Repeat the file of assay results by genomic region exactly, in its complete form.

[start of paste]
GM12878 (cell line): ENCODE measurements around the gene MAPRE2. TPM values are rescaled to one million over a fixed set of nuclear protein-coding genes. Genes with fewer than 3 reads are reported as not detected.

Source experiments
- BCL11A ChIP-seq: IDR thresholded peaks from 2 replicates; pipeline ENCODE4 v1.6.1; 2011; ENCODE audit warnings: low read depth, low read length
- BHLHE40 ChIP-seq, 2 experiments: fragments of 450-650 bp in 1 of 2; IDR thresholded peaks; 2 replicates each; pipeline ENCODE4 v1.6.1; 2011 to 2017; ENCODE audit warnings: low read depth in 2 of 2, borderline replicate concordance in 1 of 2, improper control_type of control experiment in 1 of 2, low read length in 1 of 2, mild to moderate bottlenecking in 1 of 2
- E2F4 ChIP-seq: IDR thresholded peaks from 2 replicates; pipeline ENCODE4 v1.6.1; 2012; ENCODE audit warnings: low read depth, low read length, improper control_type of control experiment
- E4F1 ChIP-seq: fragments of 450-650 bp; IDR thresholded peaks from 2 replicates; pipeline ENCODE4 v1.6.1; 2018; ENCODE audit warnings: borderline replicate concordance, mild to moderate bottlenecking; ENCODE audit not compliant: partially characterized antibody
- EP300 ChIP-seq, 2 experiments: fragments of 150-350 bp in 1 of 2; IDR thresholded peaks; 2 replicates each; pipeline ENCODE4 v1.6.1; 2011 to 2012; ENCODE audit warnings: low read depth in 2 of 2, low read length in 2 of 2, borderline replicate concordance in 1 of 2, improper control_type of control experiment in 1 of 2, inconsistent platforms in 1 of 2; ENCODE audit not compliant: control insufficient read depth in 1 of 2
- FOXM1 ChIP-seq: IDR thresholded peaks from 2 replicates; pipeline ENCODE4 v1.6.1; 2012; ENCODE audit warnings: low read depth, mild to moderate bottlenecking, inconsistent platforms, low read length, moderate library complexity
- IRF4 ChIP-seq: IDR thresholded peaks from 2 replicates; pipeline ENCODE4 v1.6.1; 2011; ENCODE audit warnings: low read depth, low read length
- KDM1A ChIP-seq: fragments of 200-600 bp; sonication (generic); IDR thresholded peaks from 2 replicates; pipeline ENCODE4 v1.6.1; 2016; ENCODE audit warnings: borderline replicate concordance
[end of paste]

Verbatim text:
GM12878 (cell line): ENCODE measurements around the gene MAPRE2. TPM values are rescaled to one million over a fixed set of nuclear protein-coding genes. Genes with fewer than 3 reads are reported as not detected.

Source experiments
- BCL11A ChIP-seq: IDR thresholded peaks from 2 replicates; pipeline ENCODE4 v1.6.1; 2011; ENCODE audit warnings: low read depth, low read length
- BHLHE40 ChIP-seq, 2 experiments: fragments of 450-650 bp in 1 of 2; IDR thresholded peaks; 2 replicates each; pipeline ENCODE4 v1.6.1; 2011 to 2017; ENCODE audit warnings: low read depth in 2 of 2, borderline replicate concordance in 1 of 2, improper control_type of control experiment in 1 of 2, low read length in 1 of 2, mild to moderate bottlenecking in 1 of 2
- E2F4 ChIP-seq: IDR thresholded peaks from 2 replicates; pipeline ENCODE4 v1.6.1; 2012; ENCODE audit warnings: low read depth, low read length, improper control_type of control experiment
- E4F1 ChIP-seq: fragments of 450-650 bp; IDR thresholded peaks from 2 replicates; pipeline ENCODE4 v1.6.1; 2018; ENCODE audit warnings: borderline replicate concordance, mild to moderate bottlenecking; ENCODE audit not compliant: partially characterized antibody
- EP300 ChIP-seq, 2 experiments: fragments of 150-350 bp in 1 of 2; IDR thresholded peaks; 2 replicates each; pipeline ENCODE4 v1.6.1; 2011 to 2012; ENCODE audit warnings: low read depth in 2 of 2, low read length in 2 of 2, borderline replicate concordance in 1 of 2, improper control_type of control experiment in 1 of 2, inconsistent platforms in 1 of 2; ENCODE audit not compliant: control insufficient read depth in 1 of 2
- FOXM1 ChIP-seq: IDR thresholded peaks from 2 replicates; pipeline ENCODE4 v1.6.1; 2012; ENCODE audit warnings: low read depth, mild to moderate bottlenecking, inconsistent platforms, low read length, moderate library complexity
- IRF4 ChIP-seq: IDR thresholded peaks from 2 replicates; pipeline ENCODE4 v1.6.1; 2011; ENCODE audit warnings: low read depth, low read length
- KDM1A ChIP-seq: fragments of 200-600 bp; sonication (generic); IDR thresholded peaks from 2 replicates; pipeline ENCODE4 v1.6.1; 2016; ENCODE audit warnings: borderline replicate concordance